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A temporary train service has been introduced by ScotRail into a remote part of the Scottish Highlands to help local residents who may have no other access to public transport.
ScotRail had removed the 17:37 Fort William – Glasgow train service after a fall in passenger numbers by 90% due to the Coronavirus pandemic.
The changes meant that passengers from Corrour or Rannoch who needed to make an essential journey could not get back on the same day.
A two coach train service will now run, calling at Corrour, Tulloch, Roy Bridge and Spean Bridge before arriving in Fort William around 10.00
This means passengers have around 90 minutes before catching the 11.40 back home. The temporary service will run on Monday and Thursday until the Caledonian Sleeper from London to Fort William begins running again.
Alister MacLennan, Station Team Manager, West Highlands said: “The last thing ScotRail wants to do is leave people stranded or vulnerable during this very difficult time for everyone.”
“Although we have a duty to run the rail network as efficiently as possible to deliver the best value for taxpayers, we also have a responsibility to our customers in some of the remotest parts of Scotland.”
“We’re confident the timetable changes we’ve had to make are helping us provide a critical service for key workers, but we are also willing to look at reinstating certain services if it becomes clear they are vital to the local community.”
Jan Robinson, who runs the Loch Ossian Youth Hostel in Corrour, said: “We spoke up and ScotRail listened.”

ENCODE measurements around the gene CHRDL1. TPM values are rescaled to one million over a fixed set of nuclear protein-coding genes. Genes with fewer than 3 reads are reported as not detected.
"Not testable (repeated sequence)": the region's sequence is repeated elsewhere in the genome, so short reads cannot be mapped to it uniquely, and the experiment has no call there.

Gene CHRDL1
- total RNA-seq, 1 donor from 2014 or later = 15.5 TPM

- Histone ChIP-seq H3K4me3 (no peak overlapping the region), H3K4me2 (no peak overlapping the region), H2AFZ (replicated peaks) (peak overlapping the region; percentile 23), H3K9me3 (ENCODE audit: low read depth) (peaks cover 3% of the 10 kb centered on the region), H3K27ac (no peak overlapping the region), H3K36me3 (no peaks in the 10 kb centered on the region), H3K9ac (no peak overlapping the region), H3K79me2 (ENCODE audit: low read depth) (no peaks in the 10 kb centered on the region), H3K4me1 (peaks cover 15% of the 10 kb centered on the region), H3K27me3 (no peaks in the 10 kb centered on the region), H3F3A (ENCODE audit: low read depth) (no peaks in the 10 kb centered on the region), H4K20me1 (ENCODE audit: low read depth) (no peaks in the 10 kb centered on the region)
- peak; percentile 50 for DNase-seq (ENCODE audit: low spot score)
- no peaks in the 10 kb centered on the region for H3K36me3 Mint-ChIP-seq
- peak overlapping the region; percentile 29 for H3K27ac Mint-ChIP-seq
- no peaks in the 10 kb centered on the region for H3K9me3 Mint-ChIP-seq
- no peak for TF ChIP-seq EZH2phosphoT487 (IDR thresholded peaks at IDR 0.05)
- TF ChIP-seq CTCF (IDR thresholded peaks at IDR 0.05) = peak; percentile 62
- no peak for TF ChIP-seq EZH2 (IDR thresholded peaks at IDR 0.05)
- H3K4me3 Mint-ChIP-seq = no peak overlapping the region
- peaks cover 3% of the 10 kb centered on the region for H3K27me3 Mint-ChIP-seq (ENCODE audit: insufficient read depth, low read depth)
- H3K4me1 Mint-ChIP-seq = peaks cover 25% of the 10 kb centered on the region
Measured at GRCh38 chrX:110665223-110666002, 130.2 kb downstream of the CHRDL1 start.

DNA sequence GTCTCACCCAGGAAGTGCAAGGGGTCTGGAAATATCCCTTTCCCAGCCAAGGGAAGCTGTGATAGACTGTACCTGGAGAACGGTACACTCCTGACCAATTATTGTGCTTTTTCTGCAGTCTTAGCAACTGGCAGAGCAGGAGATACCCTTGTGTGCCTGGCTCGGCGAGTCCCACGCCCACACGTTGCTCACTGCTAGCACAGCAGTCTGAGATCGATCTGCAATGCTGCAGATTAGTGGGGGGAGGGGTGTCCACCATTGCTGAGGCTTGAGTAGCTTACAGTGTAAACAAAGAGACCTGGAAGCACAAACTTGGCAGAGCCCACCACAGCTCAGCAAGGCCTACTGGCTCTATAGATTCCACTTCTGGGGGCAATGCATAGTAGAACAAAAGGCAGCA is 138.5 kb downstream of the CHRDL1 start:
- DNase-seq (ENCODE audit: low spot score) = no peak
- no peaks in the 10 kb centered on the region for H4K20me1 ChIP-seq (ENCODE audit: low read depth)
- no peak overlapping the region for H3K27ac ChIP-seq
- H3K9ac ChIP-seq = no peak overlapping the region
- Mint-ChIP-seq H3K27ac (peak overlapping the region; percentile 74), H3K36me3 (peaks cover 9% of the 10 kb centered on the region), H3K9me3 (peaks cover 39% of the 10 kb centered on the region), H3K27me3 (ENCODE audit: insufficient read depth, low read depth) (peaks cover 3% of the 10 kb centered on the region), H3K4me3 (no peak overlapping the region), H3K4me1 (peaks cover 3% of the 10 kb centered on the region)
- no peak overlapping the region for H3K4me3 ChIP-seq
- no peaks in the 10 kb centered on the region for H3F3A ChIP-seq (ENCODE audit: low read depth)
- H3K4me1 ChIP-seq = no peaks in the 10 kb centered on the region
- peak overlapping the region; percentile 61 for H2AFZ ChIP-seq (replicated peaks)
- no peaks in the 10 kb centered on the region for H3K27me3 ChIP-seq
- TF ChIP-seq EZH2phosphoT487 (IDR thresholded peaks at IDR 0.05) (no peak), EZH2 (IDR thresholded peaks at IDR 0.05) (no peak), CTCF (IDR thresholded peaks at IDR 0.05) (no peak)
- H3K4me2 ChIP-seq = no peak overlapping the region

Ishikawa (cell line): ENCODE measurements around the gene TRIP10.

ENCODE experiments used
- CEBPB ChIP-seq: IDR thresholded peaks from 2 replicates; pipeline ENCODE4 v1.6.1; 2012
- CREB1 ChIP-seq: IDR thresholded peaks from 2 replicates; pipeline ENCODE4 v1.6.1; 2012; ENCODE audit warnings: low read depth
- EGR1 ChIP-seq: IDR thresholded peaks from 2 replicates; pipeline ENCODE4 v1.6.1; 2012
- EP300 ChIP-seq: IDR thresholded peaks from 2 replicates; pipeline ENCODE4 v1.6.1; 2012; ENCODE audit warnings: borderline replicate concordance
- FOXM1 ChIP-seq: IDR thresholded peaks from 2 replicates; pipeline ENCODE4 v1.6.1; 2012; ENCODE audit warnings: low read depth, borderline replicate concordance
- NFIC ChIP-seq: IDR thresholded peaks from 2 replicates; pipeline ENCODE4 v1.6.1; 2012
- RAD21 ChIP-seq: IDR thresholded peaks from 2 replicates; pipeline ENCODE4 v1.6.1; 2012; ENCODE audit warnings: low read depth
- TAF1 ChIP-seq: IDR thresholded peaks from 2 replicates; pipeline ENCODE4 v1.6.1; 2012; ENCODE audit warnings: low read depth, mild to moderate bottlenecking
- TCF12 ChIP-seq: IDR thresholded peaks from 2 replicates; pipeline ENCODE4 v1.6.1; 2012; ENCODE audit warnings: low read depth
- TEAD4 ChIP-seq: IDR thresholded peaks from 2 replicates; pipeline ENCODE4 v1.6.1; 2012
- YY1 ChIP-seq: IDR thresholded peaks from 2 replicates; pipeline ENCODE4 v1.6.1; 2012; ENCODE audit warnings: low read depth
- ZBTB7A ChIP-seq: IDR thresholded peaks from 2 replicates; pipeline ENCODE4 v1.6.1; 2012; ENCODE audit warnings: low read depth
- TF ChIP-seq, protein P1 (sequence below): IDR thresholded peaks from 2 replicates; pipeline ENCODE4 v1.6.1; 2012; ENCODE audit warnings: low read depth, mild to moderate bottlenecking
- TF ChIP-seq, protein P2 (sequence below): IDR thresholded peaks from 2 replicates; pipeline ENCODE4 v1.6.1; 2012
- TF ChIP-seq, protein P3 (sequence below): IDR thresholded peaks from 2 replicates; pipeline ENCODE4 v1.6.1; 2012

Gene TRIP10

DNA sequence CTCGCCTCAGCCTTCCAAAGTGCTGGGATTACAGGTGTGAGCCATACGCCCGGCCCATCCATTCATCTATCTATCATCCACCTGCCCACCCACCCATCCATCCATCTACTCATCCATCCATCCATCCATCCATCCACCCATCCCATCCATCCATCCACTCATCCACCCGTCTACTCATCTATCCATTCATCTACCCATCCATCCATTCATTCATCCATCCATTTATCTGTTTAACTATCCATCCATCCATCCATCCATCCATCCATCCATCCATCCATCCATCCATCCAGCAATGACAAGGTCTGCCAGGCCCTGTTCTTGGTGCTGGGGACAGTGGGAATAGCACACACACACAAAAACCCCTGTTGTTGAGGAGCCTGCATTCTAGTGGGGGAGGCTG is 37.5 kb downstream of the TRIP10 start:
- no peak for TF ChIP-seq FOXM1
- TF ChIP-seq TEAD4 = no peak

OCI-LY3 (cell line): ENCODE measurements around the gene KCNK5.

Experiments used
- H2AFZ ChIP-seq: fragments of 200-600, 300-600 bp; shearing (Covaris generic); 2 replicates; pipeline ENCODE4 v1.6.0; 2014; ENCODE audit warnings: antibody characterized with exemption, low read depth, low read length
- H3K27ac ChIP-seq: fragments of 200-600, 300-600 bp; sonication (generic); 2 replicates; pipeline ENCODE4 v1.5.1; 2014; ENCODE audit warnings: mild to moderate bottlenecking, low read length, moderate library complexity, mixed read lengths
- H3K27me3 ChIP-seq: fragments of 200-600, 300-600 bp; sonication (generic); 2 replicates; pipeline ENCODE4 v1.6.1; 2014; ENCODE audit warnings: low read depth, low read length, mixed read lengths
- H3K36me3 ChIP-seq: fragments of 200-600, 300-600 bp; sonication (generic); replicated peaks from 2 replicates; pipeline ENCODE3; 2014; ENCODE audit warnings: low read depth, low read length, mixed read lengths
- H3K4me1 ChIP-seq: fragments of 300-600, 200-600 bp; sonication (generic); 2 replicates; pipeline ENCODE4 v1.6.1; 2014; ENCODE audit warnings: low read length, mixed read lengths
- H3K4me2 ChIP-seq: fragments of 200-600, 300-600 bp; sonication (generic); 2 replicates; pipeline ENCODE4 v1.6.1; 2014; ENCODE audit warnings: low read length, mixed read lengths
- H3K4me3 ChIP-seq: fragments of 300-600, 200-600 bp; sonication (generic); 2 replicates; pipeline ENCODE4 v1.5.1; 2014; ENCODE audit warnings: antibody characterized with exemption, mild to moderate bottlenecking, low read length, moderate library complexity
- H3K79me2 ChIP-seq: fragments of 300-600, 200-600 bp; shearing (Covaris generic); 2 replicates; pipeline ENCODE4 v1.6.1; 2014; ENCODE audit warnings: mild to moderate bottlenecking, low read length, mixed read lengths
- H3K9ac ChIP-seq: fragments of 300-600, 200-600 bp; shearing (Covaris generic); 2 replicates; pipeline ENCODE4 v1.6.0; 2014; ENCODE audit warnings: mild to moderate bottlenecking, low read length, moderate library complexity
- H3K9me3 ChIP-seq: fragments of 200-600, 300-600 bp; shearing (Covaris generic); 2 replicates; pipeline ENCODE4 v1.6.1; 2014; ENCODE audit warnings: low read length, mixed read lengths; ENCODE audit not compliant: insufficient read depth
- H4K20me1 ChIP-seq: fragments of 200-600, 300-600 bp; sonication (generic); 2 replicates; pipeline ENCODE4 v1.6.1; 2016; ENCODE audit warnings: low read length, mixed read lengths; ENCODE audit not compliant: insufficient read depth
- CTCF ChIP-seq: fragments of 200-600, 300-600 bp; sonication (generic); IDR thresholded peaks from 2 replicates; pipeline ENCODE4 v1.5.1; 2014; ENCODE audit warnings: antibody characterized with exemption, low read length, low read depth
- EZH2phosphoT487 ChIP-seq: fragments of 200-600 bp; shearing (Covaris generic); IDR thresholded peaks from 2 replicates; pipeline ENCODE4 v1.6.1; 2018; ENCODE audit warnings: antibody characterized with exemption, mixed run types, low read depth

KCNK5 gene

“This two-day-a-week train service will be a fantastic help to me and others in this very rural community on the edge of Rannoch Moor.”
“We were worried we’d miss out on trips for essential shopping and some people have important medical appointments coming up that they might have had to cancel.”
“The reinstated services are also a welcome safety net for workers on the Corrour Estate in case the private road is blocked or there are vehicle breakdowns.”
Hege Hernæs, Secretary of West Highland Community Rail Partnership, said: “A single week’s response time is impressive for a large organisation like ScotRail and demonstrates their willingness to work flexibly and in liaison with lineside communities in this time of crisis.”
“The West Highland Community Rail Partnership and Lochaber Transport Forum are very grateful to the Fort William station team, ScotRail’s Business Development team, and the train crews who responded so quickly and positively when asked to work the extra train.”
This article first appeared on www.railadvent.co.uk
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